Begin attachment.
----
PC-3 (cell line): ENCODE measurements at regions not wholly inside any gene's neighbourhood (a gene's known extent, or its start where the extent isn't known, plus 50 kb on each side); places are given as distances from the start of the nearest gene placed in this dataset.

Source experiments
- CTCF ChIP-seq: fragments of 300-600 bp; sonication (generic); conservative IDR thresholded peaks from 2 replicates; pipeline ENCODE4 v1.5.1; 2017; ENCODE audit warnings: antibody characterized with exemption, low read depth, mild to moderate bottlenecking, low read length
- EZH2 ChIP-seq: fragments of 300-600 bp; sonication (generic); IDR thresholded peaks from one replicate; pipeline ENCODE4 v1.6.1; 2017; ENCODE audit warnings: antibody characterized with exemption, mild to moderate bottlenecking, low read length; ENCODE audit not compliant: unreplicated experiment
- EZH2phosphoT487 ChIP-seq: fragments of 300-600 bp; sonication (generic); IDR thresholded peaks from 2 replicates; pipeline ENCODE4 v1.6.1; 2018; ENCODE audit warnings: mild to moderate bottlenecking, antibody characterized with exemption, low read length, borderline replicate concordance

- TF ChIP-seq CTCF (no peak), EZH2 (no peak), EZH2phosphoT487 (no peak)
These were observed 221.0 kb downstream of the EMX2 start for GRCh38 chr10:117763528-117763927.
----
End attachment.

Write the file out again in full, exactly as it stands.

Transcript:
PC-3 (cell line): ENCODE measurements at regions not wholly inside any gene's neighbourhood (a gene's known extent, or its start where the extent isn't known, plus 50 kb on each side); places are given as distances from the start of the nearest gene placed in this dataset.

Source experiments
- CTCF ChIP-seq: fragments of 300-600 bp; sonication (generic); conservative IDR thresholded peaks from 2 replicates; pipeline ENCODE4 v1.5.1; 2017; ENCODE audit warnings: antibody characterized with exemption, low read depth, mild to moderate bottlenecking, low read length
- EZH2 ChIP-seq: fragments of 300-600 bp; sonication (generic); IDR thresholded peaks from one replicate; pipeline ENCODE4 v1.6.1; 2017; ENCODE audit warnings: antibody characterized with exemption, mild to moderate bottlenecking, low read length; ENCODE audit not compliant: unreplicated experiment
- EZH2phosphoT487 ChIP-seq: fragments of 300-600 bp; sonication (generic); IDR thresholded peaks from 2 replicates; pipeline ENCODE4 v1.6.1; 2018; ENCODE audit warnings: mild to moderate bottlenecking, antibody characterized with exemption, low read length, borderline replicate concordance

- TF ChIP-seq CTCF (no peak), EZH2 (no peak), EZH2phosphoT487 (no peak)
These were observed 221.0 kb downstream of the EMX2 start for GRCh38 chr10:117763528-117763927.